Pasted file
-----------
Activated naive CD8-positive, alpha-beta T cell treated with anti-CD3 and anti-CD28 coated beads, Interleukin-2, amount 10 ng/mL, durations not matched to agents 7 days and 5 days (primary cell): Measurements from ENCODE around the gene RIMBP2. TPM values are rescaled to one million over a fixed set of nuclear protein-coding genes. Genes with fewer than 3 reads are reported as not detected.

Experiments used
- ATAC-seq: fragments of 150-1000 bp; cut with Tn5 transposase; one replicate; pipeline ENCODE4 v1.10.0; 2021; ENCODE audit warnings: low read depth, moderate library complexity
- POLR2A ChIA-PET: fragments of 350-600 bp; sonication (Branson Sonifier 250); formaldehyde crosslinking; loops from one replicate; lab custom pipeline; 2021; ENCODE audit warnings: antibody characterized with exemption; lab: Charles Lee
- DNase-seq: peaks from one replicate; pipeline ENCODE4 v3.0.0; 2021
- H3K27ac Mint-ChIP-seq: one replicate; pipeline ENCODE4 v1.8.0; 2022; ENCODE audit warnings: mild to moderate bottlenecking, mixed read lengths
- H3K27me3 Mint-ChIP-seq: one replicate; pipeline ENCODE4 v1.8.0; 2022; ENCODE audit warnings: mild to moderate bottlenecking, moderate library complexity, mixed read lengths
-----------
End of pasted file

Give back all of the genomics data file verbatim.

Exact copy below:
Activated naive CD8-positive, alpha-beta T cell treated with anti-CD3 and anti-CD28 coated beads, Interleukin-2, amount 10 ng/mL, durations not matched to agents 7 days and 5 days (primary cell): Measurements from ENCODE around the gene RIMBP2. TPM values are rescaled to one million over a fixed set of nuclear protein-coding genes. Genes with fewer than 3 reads are reported as not detected.

Experiments used
- ATAC-seq: fragments of 150-1000 bp; cut with Tn5 transposase; one replicate; pipeline ENCODE4 v1.10.0; 2021; ENCODE audit warnings: low read depth, moderate library complexity
- POLR2A ChIA-PET: fragments of 350-600 bp; sonication (Branson Sonifier 250); formaldehyde crosslinking; loops from one replicate; lab custom pipeline; 2021; ENCODE audit warnings: antibody characterized with exemption; lab: Charles Lee
- DNase-seq: peaks from one replicate; pipeline ENCODE4 v3.0.0; 2021
- H3K27ac Mint-ChIP-seq: one replicate; pipeline ENCODE4 v1.8.0; 2022; ENCODE audit warnings: mild to moderate bottlenecking, mixed read lengths
- H3K27me3 Mint-ChIP-seq: one replicate; pipeline ENCODE4 v1.8.0; 2022; ENCODE audit warnings: mild to moderate bottlenecking, moderate library complexity, mixed read lengths